The prize money is the same for both men and women ($5,000 for playing, $10K for second-round losers, $15K for final round losers, $39,500 for qualifying) but the points available differs significantly.
Women get 2 points just for playing, a big 20 points for winning a round of qualies, 30 total for reaching the final round, and 40 for qualifying. Men get 0 just for playing, 8 for winning a round, 16 for winning 2 rounds, and 25 for qualifying. (The ATP continues to be less generous points-wise in each stage of the main draw, until the final, when both men and women earn 2,000 points.)
I've been to US Open qualies a few times now and it ranks as perhaps my favorite in-person tennis experience. Admission is free so I would STRONGLY encourage anyone in the area to take time to check out the matches, and if you can, cheer for some of these Americans:
|Melanie Oudin, via Twitter|
Only one player representing the USA, Anna Tatishvili (ranked #121), is seeded in either draw. (This is because the other players eligible for seeds all got main draw wild cards.) As the #16 seed, Tatishvili plays former Top 40 Russian Ksenia Pervak. Pervak qualified for the US Open last year - and took Angelique Kerber to 7-5 in the 3rd in the first round - but has played sparingly since, with two summer tournaments her only 2015 events. The winner of that match will play Varatchaya Wongteanchai (THA) or Laura Pous-Tio (ESP). If Tatishvili survives her first-round match she'll be a strong candidate for the main draw.
The next-highest ranked American in qualies is Alexa Glatch, whose long comeback from injury is continuing apace. She will face #15 seed Alla Kudryavtseva (RUS) in what is one of the highlight matches of the first round. Next up for the winner will be either Thai #1 Luksika Kumkhum or by far the highlight story of the tournament, American Vicky Duval, whose recovery from Hodgkin's lymphoma has been much chronicled (and whose failure to receive a main draw wild card has been much scrutinized). Also in that section are first-round opponents Grace Min and Shelby Rogers, both of whom are trying to come out of extended slumps. They faced each other a couple of weeks ago at the Landisville $25K, with Rogers winning 6-1 6-3. Prior to that match, they had split their first 6 meetings. Rounding out that incredibly packed section of the draw are former Top 100 players Mandy Minella (LUX) and Stefanie Voegele (SUI).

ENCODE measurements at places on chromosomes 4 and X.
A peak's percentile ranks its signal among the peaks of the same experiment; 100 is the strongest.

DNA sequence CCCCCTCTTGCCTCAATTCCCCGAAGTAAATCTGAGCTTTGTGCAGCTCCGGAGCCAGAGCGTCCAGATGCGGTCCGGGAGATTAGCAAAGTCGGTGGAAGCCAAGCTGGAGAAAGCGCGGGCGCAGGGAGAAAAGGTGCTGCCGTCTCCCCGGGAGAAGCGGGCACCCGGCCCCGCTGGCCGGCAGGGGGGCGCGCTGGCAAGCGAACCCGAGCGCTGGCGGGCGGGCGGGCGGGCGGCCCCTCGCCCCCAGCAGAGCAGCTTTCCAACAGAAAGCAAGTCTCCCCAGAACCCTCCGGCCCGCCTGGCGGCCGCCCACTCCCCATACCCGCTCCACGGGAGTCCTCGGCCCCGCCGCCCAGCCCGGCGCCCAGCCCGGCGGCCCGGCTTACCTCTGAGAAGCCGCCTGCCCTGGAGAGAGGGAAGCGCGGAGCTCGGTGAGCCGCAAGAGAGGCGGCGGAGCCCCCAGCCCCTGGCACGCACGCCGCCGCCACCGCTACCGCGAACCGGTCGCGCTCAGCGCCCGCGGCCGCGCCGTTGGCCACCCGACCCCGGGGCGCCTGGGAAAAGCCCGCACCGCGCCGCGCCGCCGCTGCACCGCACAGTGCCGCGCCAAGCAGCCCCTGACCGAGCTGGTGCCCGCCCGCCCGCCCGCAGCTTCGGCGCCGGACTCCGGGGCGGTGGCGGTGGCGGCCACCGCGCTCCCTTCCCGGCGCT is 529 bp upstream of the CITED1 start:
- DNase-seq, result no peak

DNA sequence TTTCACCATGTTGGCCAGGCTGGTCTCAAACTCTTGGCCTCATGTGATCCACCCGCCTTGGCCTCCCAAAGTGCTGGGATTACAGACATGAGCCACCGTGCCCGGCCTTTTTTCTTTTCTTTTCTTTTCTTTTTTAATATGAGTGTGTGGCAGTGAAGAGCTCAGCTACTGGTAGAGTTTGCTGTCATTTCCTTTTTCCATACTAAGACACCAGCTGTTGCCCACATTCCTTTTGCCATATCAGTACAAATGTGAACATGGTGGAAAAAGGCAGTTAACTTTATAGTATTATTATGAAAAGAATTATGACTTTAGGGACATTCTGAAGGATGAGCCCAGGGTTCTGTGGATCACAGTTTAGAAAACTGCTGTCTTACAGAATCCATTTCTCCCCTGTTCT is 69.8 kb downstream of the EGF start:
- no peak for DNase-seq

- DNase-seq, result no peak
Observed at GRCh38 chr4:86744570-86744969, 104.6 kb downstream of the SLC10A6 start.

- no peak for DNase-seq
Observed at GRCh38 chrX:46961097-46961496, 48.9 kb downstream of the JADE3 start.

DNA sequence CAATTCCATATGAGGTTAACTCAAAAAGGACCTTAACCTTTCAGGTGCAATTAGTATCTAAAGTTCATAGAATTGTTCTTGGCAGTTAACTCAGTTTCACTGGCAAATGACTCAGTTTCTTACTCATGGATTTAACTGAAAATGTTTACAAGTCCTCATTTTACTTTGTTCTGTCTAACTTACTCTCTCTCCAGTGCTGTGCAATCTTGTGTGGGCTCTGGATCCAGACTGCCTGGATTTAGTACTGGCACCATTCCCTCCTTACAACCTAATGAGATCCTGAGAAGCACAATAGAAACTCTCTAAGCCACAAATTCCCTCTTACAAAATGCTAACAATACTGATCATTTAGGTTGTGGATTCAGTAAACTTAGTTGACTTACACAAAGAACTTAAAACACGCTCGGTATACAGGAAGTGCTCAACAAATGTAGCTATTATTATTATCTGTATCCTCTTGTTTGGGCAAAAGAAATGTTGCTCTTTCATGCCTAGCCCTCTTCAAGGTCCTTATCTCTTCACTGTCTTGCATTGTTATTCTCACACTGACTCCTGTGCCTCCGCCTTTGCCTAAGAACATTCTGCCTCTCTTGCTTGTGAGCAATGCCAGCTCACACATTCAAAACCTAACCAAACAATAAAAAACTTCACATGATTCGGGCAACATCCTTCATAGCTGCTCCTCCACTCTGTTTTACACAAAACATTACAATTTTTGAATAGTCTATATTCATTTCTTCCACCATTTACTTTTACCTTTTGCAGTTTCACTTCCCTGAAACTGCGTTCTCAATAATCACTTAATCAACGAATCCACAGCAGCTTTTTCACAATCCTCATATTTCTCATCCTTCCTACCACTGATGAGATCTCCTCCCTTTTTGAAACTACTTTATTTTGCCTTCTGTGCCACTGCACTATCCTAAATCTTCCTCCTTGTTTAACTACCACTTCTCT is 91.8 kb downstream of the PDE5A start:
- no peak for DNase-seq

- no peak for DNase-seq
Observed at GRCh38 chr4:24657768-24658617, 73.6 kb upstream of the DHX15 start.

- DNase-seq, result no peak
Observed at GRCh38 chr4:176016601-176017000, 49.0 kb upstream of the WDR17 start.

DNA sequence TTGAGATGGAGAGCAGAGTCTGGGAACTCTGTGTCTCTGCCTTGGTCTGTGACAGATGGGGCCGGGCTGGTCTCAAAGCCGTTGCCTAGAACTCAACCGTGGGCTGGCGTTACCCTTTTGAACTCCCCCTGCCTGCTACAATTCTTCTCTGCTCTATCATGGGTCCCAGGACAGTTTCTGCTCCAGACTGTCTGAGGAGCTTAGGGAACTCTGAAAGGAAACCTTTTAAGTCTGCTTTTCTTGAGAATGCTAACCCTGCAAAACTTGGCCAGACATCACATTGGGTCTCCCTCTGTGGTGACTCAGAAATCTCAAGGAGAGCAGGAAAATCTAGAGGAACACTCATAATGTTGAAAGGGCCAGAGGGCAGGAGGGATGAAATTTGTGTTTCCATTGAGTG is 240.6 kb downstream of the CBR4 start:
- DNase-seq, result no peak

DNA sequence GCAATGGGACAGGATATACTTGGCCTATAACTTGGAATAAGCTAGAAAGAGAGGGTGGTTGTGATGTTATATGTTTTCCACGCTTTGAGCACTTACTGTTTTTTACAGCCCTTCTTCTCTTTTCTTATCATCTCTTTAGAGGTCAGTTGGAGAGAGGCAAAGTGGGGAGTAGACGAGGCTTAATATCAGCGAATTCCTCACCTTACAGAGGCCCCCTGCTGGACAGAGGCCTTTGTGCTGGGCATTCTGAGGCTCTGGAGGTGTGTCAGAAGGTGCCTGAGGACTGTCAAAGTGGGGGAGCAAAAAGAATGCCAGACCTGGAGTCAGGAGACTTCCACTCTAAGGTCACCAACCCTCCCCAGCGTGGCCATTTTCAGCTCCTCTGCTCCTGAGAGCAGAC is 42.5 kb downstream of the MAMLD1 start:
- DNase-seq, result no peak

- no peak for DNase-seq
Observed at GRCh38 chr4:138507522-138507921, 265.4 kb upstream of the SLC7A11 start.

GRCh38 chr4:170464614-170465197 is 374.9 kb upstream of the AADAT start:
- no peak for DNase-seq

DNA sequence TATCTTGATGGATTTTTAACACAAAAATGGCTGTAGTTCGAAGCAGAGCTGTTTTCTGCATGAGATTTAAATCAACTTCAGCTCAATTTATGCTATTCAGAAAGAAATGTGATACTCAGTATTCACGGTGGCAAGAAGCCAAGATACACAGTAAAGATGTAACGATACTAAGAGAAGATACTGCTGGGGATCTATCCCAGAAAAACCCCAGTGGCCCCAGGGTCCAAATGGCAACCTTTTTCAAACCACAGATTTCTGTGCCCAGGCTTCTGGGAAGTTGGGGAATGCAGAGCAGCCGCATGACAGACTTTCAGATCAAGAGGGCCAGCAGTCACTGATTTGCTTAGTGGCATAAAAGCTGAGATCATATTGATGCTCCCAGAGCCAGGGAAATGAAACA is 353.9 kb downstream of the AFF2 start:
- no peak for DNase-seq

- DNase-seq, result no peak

The winner of the months-long U.S. Open National Playoffs this year was Jennifer Elie, a 28-year-old veteran who was once ranked in the Top 300 but is currently down to #654. Elie, making her Grand Slam debut, drew Zhang Shuai, a Chinese player who as recently as last summer was #30 in the world. Ouch. But the 20 points a win would bring would be massive - it would vault her back near #500.
Several American teens are in qualies, including wild cards Raveena Kingsley (faces #30 seed Andrea Hlavackova), Usue Maitane Arconada (drew #19 seed Maria-Teressa Torro-Flor), Bernarda Pera (got Renata Voracova), Claire Liu (tough Paraguayan Veronica Cepede Royg), Tornado Alicia Black (#22 seed Romina Oprandi), and direct entrants Katerina Stewart (faces big-hitting American resident Naomi Osaka), Taylor Townsend (Pauline Parmentier) and CiCi Bellis (44-year-old Kimiko Date-Krumm).
UCLA stars Robin Anderson and Jennifer Brady got tough draws in #8 seed Kiki Bertens (NED) and #7 seed Elizaveta Kulichkova (RUS), respectively. Former USC star Maria Sanchez drew Turkey's Ipek Soylu. Recent American, veteran Edina Gallovits-Hall, drew almost-was UCLAer Mayo Hibi (JPN). And finally, Julia Boserup got a fellow Julia, Israel's Glushko.